The old song with a western slant creates a mystery as to who "she" is, as the animals prepare for the festivities and prepare a room for her arrival. Tables are set with flowers, food, and drink. Every raccoon, armadillo, lizard, bear, and skunk has a job. The pigs are fishing in the mountain streams to catch fish for the feast to welcome her. There will be all types of dancing when "she" comes. The coyotes practice the cha-cha for the celebration. Children can track her vehicle's approach from one picture to another as the critters scurry around to be finished in time. The party begins when "she" pulls into "ReeDerVille" in her Six White Horses bookmobile camper. Captivating full-page illustrations will have children searching for all of the interesting details as the words are read (or sung) to them. Grandparents will especially enjoy sharing this book with their grandchildren. It is a "read it again" type book. This would be an excellent choice for the story hour at the local library. 2004, Little Brown, Ages 3 to 6.
School Library Journal - School Library Journal
PreS-Gr 4-The beloved folk song bounces and hoots in this newly expanded version: "She'll be comin' 'round the mountain when she comes./She'll be bouncin' 'round the mountain when she comes./She'll be honkin', she'll be hootin', she'll be shoutin', she'll be tootin',/She'll be comin' 'round the mountain when she comes." The action is set in a little town in the Southwest where an array of animals awaits a visitor's arrival, all the while preparing a guest room and a huge fiesta. A lizard with a banjo leads up the band as foxes tango, a raccoon makes a pi-ata, and several skunks cook up some tacos. Many of the creatures are busy reading, including a vulture perched on a rafter, a rabbit on a rooftop, and an armadillo armed with a book light for after dark. Wolff's festive and funny illustrations, done in gouache and pastels, enhance the merriment of Sturges's rhythmic verses. Throughout the book, a truck can be seen in the background, drawing ever nearer as it navigates the mountain turns, passes, and tunnels. Finally, beneath the light of the moon, a librarian arrives along with the Six White Horses Book Mobile. As the final plot twist unfolds, young listeners who haven't already joined in will holler along with the last chorus of "Yea! She's Here!"-Bina Williams, Bridgeport Public Library, CT Copyright 2004 Reed Business Information.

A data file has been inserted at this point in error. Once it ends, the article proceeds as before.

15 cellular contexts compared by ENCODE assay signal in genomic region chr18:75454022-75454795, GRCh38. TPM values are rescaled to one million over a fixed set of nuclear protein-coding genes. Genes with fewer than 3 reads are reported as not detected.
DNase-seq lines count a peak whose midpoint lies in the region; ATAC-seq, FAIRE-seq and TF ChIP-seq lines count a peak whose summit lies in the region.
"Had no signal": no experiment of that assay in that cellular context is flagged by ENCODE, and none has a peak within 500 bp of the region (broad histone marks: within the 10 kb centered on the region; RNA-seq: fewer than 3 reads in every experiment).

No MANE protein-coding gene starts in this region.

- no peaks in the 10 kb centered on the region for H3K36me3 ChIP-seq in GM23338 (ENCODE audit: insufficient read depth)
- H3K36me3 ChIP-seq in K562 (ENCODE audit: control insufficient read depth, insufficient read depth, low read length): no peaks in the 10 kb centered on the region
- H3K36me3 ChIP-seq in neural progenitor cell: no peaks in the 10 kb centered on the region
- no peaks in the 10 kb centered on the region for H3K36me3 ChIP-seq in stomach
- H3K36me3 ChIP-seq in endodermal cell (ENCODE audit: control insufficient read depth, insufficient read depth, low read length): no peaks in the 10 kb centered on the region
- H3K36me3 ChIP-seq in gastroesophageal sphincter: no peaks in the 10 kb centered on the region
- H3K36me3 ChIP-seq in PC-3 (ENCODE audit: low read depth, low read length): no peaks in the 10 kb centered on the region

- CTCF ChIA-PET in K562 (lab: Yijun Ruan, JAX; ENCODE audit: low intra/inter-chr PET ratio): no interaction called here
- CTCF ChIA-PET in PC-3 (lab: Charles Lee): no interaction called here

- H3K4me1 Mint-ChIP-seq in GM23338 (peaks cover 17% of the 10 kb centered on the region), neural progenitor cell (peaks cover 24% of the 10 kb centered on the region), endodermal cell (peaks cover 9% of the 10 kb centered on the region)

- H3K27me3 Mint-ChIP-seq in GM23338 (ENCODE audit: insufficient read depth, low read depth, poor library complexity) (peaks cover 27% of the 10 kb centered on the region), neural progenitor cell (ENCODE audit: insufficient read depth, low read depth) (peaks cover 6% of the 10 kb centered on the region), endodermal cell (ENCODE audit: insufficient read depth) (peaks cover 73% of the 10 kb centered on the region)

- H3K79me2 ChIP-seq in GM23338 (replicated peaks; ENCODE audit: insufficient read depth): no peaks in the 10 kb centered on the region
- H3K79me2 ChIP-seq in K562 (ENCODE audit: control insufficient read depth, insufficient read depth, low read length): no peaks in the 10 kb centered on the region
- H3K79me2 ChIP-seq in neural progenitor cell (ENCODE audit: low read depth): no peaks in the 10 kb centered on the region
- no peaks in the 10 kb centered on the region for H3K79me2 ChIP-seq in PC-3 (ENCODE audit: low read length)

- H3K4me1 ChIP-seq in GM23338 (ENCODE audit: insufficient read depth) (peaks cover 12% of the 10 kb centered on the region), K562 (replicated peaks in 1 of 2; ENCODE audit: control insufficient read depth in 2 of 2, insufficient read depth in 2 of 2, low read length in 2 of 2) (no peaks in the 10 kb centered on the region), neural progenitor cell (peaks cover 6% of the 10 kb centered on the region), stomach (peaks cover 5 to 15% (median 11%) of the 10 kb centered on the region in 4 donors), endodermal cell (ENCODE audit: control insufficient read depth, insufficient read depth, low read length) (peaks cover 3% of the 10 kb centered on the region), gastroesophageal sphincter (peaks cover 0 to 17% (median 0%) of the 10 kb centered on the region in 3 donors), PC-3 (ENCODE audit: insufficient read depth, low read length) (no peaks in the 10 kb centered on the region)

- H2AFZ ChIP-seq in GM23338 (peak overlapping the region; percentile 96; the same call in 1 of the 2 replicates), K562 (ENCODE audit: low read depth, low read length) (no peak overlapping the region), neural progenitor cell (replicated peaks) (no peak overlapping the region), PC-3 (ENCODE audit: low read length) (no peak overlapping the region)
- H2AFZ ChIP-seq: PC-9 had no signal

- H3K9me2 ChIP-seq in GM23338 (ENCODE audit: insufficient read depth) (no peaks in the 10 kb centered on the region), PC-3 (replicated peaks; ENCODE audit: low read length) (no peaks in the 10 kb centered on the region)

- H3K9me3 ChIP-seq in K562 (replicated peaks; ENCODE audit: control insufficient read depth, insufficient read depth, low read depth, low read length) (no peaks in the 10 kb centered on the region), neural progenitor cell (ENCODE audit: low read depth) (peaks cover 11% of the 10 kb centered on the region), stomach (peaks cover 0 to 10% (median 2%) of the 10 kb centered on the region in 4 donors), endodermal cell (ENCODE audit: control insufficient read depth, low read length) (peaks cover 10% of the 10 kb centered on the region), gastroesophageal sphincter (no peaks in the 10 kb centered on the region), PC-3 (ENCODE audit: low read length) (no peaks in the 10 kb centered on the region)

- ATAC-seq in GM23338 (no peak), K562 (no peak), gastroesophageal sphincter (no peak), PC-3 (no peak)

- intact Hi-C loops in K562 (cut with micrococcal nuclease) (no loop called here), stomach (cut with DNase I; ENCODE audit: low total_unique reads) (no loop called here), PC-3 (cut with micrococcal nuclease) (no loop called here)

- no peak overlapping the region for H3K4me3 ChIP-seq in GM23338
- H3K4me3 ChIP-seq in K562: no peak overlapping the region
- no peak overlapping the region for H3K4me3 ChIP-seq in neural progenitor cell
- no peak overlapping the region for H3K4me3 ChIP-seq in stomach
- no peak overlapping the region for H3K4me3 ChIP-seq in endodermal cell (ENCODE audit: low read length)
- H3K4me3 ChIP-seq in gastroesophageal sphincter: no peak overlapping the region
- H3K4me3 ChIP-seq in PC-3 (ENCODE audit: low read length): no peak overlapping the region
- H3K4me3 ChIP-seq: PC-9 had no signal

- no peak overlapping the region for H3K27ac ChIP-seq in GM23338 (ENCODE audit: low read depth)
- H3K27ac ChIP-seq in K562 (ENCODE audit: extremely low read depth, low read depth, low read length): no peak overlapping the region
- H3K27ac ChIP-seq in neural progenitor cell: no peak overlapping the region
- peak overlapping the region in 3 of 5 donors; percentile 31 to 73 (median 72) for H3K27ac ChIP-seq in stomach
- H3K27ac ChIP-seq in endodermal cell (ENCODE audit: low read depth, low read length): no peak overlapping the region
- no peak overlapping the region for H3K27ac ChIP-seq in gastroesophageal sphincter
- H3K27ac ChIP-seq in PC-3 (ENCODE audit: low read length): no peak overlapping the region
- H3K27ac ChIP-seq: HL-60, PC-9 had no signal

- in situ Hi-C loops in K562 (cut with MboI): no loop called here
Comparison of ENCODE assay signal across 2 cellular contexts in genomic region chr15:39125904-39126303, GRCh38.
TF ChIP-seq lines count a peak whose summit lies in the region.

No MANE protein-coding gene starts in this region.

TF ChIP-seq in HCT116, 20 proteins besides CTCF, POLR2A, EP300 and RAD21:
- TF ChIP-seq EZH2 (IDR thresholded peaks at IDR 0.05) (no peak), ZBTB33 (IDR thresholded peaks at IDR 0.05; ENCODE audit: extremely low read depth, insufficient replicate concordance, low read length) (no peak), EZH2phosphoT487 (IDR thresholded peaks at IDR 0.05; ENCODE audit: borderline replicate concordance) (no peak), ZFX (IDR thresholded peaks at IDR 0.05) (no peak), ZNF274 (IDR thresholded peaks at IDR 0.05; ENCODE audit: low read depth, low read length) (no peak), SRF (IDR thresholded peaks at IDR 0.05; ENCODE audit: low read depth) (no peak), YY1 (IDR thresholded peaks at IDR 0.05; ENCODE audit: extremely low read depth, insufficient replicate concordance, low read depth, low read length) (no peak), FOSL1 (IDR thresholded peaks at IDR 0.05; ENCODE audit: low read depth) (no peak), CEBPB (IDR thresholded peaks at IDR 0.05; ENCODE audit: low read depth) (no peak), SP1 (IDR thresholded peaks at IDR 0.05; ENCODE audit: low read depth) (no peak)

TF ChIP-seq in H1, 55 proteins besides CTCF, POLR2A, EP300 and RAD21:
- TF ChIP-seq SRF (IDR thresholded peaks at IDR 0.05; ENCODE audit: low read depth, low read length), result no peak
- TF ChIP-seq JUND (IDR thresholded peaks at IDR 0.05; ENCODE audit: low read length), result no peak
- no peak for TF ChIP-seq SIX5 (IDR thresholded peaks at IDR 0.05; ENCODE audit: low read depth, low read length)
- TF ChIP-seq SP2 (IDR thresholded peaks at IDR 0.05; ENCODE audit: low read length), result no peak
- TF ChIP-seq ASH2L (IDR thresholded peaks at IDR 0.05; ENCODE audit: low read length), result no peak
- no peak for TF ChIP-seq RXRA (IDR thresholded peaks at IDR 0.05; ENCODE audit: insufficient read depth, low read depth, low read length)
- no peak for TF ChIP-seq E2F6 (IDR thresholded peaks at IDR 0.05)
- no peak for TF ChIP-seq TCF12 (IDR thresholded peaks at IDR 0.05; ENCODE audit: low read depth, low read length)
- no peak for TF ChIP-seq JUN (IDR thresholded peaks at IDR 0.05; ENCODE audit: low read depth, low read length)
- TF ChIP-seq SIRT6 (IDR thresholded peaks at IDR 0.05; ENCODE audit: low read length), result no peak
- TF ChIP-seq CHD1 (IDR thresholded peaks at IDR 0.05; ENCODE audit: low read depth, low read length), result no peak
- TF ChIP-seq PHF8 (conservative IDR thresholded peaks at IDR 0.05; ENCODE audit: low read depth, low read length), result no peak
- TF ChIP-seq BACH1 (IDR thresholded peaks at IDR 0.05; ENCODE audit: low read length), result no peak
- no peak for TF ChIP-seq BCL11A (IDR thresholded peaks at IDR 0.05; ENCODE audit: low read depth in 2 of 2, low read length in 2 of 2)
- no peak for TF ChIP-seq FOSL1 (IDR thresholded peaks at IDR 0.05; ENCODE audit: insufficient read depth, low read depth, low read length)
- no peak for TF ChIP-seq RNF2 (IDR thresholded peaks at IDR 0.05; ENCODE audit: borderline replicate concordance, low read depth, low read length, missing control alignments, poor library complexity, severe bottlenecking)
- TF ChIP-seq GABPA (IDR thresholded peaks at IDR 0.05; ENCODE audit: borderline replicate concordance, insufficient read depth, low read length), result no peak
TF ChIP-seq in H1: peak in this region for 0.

Southwestern color, flavor, and rhythm, a cheery village of anthropomorphized animals, and a slight twist on the words of a traditional and well-loved song culminate in a rollicking surprise ending. Be warned, it is impossible not to sing these lyrics, as the pages open to a lizard in a cowboy hat playing the banjo. Squirrel's reading in the tree behind him. That's the clue. In every one of these adobe, violet, and crimson landscapes, folks are doing what needs to be done with a book close at hand. Raccoon hangs out clothes with a book in pocket along with the clothespins, Armadillo and Bear read while others bustle about preparing for the fiesta grande "when she comes." Next to the last spread finds the whole population excitedly lined up outside "Six White Horses"-a splendid bookmobile where the librarian brandishes Who Took the Cookies from the Cookie Jar?, a previous title by this pair. Rich in storytime possibilities, to say nothing of offering a crystalline but unpreachy message of the joy and value in books. (Picture book. 3-7)